Between Bill Thorpe’s Longbush Wines and brother John Thorpe’s Gisborne Wine Company, the Thorpe family grew a significant wine enterprise out of their business and horticultural expertise. Strike Photography with 1920 hectares, was the largest regional vineyard. The vine pull of 1986 saw the national vineyard fall to 4390 hectares by 1989. This same year, Riversun won its first Marlborough contracts to produce grafted vines. With Marlborough now expanding rapidly, opportunities abounded for specialised enterprises to supply grape growers and wine companies with certified cultivars. Riversun was one of the nurseries to grasp this opportunity. By 1998, Riversun was grafting more than one million vines annually. At a density of 2000 vines per hectare, this enabled it to provided sufficient grafted cuttings for 500 hectares of new vineyards – about one third of the total vines being planted each year of the late 1990s. Nurseries were finding it difficult to keep up with the demand.
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In 1999, Riversun launched a subsidiary, Linnaeus, with the objective of providing a virus-testing and diagnostic programme concentrating on viticulture and avocados. They wished to ensure that its propagation practices produced plant materials ‘of high health and known virus status’. In addition to its skilled viticultural team led by Nick Hoskins, in 2000 Geoff employed molecular biologist Dr Rod Bonfiglioli who, as technical director, quickly became involved in developing a certification system for grafted grapevines and set up a sophisticated diagnostic laboratory. Bonfiglioli used his extensive experience and scientific contacts in Europe and Latin America to join Geoff Thorpe in a new round of importation of cultivars to suit New Zealand conditions. Over 100 new varieties, clones and rootstocks were brought into the country.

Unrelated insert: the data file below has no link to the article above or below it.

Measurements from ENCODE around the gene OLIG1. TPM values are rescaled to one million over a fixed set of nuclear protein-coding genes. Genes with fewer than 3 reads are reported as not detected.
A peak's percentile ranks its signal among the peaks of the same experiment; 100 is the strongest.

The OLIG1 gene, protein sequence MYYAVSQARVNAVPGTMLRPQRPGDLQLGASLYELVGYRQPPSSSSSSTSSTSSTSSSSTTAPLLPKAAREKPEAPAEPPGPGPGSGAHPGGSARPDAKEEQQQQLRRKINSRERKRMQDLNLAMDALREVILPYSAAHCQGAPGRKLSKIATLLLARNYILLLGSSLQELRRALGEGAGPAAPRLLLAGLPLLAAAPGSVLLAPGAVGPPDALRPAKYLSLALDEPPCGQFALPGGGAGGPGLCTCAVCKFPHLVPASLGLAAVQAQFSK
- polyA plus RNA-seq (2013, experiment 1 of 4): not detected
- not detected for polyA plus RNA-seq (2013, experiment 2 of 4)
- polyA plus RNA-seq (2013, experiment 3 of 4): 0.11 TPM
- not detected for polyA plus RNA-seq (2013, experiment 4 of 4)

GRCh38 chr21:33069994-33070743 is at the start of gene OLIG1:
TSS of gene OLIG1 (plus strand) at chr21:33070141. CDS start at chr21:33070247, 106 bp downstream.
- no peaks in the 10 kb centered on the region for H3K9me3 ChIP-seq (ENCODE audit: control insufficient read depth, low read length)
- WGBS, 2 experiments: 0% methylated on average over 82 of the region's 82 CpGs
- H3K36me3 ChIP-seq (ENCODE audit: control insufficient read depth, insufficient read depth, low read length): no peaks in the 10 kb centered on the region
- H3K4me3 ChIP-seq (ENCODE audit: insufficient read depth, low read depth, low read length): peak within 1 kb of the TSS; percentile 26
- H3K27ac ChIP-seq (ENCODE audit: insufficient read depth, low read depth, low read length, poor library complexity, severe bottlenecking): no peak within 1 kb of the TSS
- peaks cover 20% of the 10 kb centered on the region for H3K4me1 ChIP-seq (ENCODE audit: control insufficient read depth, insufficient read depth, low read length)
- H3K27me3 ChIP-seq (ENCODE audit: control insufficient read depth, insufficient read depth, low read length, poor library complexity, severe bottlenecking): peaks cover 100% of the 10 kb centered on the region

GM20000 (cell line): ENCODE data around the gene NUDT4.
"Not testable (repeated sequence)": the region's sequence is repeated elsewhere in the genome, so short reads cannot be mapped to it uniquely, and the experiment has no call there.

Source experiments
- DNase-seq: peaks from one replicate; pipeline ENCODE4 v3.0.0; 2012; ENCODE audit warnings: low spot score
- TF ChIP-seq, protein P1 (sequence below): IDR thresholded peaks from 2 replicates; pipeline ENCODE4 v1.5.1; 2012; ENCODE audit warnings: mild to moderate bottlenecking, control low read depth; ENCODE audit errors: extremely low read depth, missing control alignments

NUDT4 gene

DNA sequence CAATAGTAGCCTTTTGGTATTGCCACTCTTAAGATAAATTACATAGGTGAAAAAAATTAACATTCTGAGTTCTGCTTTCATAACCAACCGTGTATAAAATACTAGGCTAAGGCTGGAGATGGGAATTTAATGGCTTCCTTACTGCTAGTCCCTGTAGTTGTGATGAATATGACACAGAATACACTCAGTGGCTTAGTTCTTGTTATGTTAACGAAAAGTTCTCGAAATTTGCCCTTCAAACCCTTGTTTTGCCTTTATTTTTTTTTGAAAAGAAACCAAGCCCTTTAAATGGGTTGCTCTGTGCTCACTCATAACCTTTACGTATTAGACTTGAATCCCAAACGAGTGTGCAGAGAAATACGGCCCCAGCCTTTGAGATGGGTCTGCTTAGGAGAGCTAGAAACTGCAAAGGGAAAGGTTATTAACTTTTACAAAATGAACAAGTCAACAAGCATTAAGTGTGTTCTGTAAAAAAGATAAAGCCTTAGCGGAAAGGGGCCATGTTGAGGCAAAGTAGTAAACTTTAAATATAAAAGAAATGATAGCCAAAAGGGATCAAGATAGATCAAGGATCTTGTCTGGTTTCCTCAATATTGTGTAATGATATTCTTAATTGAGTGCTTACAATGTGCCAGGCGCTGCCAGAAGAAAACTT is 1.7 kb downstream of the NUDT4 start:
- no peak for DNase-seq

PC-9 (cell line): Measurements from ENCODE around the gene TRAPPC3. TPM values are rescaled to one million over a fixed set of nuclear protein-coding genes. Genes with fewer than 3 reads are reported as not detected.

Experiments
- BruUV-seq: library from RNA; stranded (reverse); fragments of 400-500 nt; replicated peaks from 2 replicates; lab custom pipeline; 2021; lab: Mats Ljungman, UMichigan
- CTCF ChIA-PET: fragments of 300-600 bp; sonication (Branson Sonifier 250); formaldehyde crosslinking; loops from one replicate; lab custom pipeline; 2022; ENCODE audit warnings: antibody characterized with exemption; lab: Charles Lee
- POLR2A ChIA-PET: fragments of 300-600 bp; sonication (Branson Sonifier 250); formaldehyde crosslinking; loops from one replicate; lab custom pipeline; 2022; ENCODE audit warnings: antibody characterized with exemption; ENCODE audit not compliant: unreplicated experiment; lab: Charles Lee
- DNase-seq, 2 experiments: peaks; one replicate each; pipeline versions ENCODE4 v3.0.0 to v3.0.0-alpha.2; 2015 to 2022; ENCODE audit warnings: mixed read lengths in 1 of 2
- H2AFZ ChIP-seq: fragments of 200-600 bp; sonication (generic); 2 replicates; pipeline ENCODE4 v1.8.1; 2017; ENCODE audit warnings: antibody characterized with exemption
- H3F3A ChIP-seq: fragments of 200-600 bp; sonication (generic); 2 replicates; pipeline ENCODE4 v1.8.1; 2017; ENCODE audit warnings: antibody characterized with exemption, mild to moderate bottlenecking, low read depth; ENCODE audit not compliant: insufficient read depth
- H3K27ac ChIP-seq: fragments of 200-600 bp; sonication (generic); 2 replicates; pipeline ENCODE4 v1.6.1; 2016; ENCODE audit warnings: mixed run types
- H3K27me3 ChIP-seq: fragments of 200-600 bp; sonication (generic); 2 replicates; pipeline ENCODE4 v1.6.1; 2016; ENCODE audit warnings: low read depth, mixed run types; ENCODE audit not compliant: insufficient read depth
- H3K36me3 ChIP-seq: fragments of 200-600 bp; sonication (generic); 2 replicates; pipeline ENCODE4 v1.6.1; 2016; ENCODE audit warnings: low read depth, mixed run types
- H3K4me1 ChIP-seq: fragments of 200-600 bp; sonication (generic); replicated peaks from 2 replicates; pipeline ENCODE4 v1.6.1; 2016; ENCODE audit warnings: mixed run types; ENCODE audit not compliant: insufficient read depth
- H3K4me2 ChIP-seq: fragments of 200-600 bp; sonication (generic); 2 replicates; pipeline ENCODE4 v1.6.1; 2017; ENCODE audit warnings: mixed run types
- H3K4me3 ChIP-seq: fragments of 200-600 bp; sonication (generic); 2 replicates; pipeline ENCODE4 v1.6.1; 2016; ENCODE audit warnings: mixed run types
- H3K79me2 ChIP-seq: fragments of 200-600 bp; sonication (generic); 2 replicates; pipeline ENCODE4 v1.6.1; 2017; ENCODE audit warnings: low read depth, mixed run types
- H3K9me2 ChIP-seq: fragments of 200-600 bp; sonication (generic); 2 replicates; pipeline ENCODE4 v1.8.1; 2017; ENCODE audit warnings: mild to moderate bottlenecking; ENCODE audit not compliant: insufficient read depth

When, in 2008, Bonfiglioli set up his own consultancy business he designed an ambitious and innovative research programme in conjunction with the scientific committee of New Zealand Winegrowers. It involved mapping the diffusion of one of New Zealand’s debilitating viruses in the red-grape varieties of Gimblett Gravels, Hawke’s Bay and in Martinborough. These locality studies were to be followed by a planned removal and replanting of infected vines and act as a model for other parts of New Zealand. Although Rod Bonfiglioli died in May 2009, his virus project continues. The commercial objectives initiated at Riversun are having spin-offs for New Zealand winegrowing at large.
For James and Annie Millton, coming back from their OE to Gisborne grape growing of the late 1970s must have been a rude shock. Their story encapsulates the tensions faced by farmers on the Poverty Bay flats as they transformed themselves into grape growers when their immediate predecessors were pastoral farmers or smallholders.
Annie Millton is the great-granddaughter of the owner of one of the largest sheep and beef runs on the East Coast of the North Island. Her great-grandfather
At Riversun Nursery, every year Geoff Thorpe produces more than a million grafted cuttings for vineyards around New Zealand.